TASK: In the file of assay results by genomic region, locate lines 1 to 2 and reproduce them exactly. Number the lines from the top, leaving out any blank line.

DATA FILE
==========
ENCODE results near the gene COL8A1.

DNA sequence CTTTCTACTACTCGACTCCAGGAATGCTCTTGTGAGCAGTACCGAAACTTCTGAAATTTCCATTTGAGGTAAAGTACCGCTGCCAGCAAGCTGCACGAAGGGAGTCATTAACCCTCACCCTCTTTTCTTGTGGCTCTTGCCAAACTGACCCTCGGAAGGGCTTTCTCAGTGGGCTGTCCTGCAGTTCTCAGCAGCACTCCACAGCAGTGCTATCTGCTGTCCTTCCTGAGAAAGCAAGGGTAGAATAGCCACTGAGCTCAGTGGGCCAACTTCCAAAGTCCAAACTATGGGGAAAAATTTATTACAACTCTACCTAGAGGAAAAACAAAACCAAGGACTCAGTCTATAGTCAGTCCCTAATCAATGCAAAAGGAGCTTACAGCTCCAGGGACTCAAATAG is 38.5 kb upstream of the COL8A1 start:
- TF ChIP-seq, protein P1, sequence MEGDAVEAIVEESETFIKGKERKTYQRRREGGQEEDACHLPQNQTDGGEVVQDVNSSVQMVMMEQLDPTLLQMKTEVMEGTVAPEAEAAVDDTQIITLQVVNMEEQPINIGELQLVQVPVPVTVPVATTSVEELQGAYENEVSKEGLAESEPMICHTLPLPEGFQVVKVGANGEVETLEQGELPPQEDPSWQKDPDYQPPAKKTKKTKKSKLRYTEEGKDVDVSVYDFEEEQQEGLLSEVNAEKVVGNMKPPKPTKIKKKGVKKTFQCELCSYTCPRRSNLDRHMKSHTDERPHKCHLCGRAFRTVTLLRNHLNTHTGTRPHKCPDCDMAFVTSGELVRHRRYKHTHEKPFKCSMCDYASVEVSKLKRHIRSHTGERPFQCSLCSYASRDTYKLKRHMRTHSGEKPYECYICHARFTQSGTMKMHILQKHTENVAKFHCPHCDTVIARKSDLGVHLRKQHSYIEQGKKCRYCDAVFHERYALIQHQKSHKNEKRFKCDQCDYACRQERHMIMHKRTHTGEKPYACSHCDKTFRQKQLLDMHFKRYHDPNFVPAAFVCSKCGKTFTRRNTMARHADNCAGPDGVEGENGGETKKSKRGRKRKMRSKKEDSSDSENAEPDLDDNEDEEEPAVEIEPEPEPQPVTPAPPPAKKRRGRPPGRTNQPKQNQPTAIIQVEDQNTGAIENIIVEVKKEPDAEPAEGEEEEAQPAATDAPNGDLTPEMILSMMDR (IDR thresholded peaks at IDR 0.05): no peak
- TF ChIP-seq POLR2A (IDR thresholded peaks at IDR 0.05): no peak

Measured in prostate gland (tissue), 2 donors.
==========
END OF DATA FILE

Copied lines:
ENCODE results near the gene COL8A1.

DNA sequence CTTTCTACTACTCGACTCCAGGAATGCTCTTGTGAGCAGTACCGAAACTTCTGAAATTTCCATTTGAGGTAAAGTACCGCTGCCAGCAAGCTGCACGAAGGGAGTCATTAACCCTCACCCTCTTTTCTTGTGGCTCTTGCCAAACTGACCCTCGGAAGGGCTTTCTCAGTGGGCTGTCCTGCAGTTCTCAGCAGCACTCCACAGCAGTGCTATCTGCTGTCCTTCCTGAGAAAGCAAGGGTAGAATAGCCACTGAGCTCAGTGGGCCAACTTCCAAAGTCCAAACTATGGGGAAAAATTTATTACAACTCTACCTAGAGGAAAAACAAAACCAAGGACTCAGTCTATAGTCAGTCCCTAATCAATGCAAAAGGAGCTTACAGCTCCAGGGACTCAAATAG is 38.5 kb upstream of the COL8A1 start: